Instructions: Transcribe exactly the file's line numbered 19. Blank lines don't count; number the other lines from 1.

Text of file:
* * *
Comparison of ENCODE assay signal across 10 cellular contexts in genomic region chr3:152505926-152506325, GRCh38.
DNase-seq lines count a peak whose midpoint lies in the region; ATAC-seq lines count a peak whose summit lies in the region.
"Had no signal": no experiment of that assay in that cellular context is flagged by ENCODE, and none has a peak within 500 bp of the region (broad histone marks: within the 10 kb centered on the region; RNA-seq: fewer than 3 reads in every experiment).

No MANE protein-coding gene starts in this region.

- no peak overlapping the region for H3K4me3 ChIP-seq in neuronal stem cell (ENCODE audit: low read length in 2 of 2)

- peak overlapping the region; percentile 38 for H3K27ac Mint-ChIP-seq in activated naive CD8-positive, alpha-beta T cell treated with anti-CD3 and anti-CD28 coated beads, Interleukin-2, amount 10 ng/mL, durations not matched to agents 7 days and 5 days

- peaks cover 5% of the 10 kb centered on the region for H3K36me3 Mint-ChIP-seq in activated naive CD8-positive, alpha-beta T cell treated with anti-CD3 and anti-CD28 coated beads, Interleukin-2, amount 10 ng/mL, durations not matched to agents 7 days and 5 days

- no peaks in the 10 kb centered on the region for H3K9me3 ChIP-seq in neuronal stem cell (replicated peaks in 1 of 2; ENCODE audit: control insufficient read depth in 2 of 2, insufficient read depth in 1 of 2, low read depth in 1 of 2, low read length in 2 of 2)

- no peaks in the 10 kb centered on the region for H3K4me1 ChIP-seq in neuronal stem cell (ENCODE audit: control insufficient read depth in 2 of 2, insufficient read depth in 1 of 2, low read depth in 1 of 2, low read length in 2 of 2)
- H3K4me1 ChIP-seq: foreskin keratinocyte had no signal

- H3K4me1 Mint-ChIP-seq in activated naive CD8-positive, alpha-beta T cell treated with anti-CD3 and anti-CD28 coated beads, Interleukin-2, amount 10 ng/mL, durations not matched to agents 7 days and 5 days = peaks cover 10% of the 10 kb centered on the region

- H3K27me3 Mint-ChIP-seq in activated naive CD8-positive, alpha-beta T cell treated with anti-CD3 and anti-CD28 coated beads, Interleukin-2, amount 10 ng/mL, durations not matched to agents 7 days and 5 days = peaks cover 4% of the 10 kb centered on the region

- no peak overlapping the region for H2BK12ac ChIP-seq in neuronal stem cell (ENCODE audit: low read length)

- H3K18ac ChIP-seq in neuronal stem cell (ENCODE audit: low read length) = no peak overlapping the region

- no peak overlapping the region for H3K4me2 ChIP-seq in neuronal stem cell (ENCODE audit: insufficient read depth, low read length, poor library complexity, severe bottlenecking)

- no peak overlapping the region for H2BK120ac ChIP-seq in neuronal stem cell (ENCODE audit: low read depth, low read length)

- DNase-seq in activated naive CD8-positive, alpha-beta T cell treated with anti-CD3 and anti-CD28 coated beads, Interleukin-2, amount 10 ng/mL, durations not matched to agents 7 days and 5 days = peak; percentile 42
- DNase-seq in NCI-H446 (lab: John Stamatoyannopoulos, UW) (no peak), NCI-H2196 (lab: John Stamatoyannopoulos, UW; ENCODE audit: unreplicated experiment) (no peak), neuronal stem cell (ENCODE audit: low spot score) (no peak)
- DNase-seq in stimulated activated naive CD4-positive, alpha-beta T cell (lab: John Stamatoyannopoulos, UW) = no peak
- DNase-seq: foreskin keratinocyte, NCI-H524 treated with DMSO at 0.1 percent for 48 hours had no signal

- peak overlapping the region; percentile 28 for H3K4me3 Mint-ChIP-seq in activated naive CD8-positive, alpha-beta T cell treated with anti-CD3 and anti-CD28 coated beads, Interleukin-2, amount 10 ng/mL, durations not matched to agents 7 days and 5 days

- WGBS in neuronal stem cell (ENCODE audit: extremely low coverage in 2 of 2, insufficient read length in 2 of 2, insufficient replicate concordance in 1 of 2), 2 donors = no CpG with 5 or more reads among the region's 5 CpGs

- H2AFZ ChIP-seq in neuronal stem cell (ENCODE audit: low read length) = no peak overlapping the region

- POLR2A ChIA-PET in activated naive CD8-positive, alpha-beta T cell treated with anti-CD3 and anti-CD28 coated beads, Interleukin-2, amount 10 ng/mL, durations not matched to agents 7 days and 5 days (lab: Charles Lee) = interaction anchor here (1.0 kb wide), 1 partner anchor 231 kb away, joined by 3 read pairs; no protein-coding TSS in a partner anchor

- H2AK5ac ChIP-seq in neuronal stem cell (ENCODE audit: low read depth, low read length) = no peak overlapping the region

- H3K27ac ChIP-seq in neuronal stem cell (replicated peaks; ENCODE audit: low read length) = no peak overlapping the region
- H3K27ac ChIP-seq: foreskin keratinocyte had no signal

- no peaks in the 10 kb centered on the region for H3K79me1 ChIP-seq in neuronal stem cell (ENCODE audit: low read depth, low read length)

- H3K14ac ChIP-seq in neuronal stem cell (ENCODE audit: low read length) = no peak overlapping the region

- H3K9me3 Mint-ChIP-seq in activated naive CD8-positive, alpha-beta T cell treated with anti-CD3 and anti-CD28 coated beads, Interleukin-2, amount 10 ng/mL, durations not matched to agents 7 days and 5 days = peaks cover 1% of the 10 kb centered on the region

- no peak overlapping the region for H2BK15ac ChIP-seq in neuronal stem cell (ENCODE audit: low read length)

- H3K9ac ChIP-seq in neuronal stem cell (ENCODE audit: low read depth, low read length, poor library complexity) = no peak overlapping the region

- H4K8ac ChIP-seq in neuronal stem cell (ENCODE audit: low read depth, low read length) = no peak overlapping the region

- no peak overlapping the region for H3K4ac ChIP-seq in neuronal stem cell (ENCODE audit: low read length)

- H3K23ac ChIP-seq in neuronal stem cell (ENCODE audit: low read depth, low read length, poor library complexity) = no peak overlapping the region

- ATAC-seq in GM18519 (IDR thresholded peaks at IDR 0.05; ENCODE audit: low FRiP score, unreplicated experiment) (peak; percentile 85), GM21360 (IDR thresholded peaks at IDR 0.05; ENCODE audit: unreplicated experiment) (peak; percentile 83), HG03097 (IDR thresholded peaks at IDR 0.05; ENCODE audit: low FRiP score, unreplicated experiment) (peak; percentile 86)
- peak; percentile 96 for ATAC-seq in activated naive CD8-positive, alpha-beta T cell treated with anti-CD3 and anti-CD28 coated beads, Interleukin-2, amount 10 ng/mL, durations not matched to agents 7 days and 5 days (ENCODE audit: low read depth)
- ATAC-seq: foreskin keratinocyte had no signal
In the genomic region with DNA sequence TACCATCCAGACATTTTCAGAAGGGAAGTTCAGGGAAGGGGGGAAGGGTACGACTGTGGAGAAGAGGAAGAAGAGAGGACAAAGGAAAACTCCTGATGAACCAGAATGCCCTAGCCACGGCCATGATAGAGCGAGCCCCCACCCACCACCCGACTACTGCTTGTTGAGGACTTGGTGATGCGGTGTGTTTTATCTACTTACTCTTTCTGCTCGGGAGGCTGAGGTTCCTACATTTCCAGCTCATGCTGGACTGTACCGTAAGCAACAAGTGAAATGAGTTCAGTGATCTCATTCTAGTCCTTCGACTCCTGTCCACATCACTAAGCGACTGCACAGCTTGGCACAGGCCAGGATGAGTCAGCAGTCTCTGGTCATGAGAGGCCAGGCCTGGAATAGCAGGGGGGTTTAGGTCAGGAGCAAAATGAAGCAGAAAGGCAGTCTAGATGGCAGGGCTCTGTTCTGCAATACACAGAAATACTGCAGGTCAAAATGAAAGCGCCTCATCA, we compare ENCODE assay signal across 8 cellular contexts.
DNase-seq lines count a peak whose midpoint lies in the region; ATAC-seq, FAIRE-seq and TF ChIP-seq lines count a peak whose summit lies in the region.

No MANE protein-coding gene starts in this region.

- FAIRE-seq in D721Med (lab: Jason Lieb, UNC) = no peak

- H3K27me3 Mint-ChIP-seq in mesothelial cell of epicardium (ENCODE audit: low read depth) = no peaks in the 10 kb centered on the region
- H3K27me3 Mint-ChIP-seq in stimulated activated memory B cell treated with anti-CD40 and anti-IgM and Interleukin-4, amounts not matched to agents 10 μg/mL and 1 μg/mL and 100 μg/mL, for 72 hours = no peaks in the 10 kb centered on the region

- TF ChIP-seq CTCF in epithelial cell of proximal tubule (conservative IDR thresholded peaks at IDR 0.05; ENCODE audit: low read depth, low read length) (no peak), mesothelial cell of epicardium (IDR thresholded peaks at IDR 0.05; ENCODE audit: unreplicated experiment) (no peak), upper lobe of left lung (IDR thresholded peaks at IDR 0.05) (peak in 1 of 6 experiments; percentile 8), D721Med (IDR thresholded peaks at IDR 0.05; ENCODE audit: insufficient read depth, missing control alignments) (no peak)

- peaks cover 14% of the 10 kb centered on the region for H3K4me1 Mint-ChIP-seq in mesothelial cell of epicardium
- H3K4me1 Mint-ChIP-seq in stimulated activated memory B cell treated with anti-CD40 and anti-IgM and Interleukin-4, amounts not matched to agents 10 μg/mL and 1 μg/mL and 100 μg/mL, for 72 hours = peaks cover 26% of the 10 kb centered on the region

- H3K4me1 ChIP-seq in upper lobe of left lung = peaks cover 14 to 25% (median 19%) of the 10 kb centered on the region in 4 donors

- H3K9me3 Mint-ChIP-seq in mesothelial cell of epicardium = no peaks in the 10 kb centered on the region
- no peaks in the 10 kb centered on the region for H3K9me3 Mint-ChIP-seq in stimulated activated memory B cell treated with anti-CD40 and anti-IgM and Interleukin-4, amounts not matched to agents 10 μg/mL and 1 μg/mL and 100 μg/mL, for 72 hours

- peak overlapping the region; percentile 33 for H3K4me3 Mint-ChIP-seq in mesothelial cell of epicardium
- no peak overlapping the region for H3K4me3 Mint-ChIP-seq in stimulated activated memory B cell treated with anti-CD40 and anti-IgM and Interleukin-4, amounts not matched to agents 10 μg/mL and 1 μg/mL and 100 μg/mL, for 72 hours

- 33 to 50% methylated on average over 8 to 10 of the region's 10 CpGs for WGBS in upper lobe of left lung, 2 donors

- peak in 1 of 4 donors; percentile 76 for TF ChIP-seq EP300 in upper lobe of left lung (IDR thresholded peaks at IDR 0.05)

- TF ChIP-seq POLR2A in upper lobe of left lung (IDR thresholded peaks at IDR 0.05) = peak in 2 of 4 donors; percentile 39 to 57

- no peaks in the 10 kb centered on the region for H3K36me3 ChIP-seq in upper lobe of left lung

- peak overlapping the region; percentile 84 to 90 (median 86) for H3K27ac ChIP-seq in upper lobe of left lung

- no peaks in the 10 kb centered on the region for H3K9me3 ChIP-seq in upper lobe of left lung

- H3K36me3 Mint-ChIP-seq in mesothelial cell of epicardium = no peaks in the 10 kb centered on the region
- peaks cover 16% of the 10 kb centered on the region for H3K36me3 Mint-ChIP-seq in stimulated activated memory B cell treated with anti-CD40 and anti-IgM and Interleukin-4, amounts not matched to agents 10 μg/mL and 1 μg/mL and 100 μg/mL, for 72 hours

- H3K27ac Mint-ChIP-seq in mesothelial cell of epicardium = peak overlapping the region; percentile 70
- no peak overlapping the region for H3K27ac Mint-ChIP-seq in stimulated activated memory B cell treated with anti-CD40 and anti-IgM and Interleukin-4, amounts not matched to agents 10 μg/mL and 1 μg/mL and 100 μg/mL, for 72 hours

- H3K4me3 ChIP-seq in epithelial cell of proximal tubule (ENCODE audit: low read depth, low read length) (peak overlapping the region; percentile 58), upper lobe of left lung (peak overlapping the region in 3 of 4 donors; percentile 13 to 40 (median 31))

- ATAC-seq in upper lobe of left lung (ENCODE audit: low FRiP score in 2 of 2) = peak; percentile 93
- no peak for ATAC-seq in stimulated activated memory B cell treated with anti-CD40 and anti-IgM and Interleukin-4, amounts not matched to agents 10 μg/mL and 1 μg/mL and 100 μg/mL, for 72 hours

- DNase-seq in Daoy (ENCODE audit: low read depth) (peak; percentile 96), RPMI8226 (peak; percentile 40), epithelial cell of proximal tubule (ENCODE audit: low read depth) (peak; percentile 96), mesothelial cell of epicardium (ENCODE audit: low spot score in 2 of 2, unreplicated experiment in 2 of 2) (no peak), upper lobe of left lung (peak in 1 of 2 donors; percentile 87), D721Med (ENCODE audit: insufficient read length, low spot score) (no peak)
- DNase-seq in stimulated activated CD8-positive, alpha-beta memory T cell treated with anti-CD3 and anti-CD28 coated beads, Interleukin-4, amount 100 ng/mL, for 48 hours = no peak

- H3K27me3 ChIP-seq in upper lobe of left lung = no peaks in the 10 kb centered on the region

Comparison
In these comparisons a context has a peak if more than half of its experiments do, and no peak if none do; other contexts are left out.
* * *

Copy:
- DNase-seq in stimulated activated naive CD4-positive, alpha-beta T cell (lab: John Stamatoyannopoulos, UW) = no peak